SS  Vol.2 No.3 , May 2011
Relevance of Lifestyle and Attitudinal Factors to Spine Surgery Outcomes: Empirical Results on a Heterogeneous Sample
Abstract: Background Context: Patient demographic and medical indicators influence the well-being of spine surgery patients. It may, however, be worthwhile to evaluate other lifestyle and attitudinal factors. We hypothesized that such factors would explain at least as much variance in outcome as more commonly considered covariates. Purpose: To compare explained variance in outcome of lifestyle and attitudinal factors as compared to standard demographic and medical covariates. Study Design/Setting: Cross-sectional observational study of patients drawn from an active clinic and internet-based support group. Patient Sample: A heterogeneous sample of 376 patients was recruited, comprised of people with diagnoses of cervical (n = 80), lumbar (n = 228), and scoliosis (n = 68) spine disorders. Outcome Measures: Quality of Life (QOL) outcomes were measured using the Oswestry Disability Index, Neck Disability Index, Rand-36, PROMIS Pain Impact, NRS Back and Leg Pain, Scoliosis Research Society-22r, and Global Health. Methods: This study compared explained variance in QOL outcomes in demographic and medical versus lifestyle and attitudinal factors. Demographic and medical factors included age, gender, body mass index, and co-morbidities. Lifestyle factors included exercise and commuting practice. Attitudinal factors related to social connectedness: giving and receiving emotional support, feeling overwhelmed by others’ needs, helping orientation, and general helping behaviors. Regression analyses estimated explained variance. Patient groups differed in most factors evaluated, so the regression analyses were computed separately by group. R2 statistics were characterized as null, small (0.02), medium (0.15), and large (0.35) effect sizes (ES), and proportions were compared for the medical/demographic versus lifestyle/attitudinal factors by group. Results: Similar proportions of variance were explained by demographic/medical and lifestyle/attitudinal covariates across groups, with half of effect sizes being small in magnitude and 6% being medium. Lumbar patients tended to have more small effect sizes among lifestyle and attitudinal covariates than among medical/demographic covariates (z = – 1.29, p < 0.10). Similar patterns were found for both generic and disease-specific outcomes. Conclusions: Spine surgery outcome research should investigate lifestyle and attitudinal factors to enhance the personal and salutogenic relevance of the research. Time spent commuting, exercise practice, and social connectedness appear to be relevant factors. A pre-operative evaluation of overweight and smoking status, limited social connectedness, and long daily commutes could alert the surgeon to delay or avoid performing procedures on these patients to avoid poor outcomes.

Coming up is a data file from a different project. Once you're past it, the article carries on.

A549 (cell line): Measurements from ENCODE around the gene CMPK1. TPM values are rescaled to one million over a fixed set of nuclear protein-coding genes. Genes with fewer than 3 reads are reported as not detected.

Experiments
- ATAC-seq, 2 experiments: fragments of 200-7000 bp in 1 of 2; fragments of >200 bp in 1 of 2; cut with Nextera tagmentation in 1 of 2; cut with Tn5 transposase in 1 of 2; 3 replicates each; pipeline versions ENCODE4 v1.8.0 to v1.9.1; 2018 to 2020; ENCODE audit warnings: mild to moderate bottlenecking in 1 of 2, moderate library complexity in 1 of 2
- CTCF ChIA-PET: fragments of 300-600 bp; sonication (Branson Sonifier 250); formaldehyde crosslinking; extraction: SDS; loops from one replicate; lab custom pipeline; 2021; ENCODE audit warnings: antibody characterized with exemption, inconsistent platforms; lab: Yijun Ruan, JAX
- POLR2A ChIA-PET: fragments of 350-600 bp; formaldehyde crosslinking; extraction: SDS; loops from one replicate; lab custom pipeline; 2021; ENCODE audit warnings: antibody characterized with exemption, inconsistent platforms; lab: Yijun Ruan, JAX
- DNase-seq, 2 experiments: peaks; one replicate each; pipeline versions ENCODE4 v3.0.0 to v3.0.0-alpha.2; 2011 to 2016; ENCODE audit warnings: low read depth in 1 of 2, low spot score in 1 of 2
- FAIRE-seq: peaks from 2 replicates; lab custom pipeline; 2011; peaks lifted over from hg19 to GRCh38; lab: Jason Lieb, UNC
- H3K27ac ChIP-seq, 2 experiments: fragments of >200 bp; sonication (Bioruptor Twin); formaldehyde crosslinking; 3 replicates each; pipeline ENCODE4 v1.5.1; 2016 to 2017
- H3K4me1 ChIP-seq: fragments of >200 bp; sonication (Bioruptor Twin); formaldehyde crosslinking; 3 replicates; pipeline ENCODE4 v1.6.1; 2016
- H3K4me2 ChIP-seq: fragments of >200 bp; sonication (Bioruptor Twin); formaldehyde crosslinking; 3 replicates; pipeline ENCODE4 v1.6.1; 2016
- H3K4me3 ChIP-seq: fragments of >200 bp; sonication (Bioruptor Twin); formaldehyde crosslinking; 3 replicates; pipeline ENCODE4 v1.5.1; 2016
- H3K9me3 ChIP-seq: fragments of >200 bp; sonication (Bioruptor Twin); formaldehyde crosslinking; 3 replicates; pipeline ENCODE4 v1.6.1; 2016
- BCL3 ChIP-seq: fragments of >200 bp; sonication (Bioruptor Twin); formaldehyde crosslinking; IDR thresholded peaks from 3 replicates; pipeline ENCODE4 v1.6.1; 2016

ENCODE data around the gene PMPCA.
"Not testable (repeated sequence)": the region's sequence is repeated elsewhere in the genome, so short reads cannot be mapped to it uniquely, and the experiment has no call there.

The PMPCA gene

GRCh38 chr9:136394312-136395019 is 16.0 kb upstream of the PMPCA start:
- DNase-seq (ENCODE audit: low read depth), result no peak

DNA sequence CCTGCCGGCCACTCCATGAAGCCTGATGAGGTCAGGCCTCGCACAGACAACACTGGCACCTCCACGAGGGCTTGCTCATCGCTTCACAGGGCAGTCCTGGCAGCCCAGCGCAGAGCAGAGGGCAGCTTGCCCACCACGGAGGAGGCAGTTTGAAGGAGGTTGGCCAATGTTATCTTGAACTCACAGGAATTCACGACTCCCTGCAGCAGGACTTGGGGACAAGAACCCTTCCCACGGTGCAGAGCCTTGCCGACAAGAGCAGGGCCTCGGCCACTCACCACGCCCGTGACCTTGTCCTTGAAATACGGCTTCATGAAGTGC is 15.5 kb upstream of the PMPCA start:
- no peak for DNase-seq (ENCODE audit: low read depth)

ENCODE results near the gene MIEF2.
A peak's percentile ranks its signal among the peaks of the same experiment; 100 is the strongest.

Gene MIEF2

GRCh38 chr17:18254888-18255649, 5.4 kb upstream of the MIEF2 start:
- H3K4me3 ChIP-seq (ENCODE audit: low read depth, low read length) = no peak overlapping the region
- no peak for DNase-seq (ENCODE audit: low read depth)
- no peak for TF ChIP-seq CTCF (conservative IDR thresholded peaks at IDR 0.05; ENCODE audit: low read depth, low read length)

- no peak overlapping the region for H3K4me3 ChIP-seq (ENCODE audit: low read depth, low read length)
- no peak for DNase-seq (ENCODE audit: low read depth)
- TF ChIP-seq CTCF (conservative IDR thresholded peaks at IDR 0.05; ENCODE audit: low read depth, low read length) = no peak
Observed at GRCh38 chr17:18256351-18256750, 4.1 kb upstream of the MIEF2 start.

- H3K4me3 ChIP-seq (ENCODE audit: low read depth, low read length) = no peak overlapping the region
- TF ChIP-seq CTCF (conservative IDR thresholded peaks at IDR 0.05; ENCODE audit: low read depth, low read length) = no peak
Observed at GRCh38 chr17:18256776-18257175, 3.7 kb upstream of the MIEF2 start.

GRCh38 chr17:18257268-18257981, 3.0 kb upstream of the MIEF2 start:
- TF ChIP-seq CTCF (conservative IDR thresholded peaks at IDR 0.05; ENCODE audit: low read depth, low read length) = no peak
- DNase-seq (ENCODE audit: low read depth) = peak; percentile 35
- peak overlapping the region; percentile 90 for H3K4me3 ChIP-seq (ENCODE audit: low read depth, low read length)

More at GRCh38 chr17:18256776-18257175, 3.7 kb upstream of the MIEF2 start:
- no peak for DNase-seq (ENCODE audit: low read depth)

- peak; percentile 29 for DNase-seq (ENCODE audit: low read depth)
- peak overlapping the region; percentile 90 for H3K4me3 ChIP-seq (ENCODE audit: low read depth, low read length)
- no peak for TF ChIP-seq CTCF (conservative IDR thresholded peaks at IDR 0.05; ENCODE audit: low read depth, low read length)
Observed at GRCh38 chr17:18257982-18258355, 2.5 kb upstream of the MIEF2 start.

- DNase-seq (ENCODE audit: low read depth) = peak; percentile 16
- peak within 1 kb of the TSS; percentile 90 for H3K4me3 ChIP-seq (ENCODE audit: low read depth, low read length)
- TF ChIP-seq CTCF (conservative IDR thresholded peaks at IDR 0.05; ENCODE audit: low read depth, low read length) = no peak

Cite this paper: nullC. Schwartz, B. Quaranto, E. Samaha, M. Kahn-Woods and P. Glazer, "Relevance of Lifestyle and Attitudinal Factors to Spine Surgery Outcomes: Empirical Results on a Heterogeneous Sample," Surgical Science, Vol. 2 No. 3, 2011, pp. 121-126. doi: 10.4236/ss.2011.23024.

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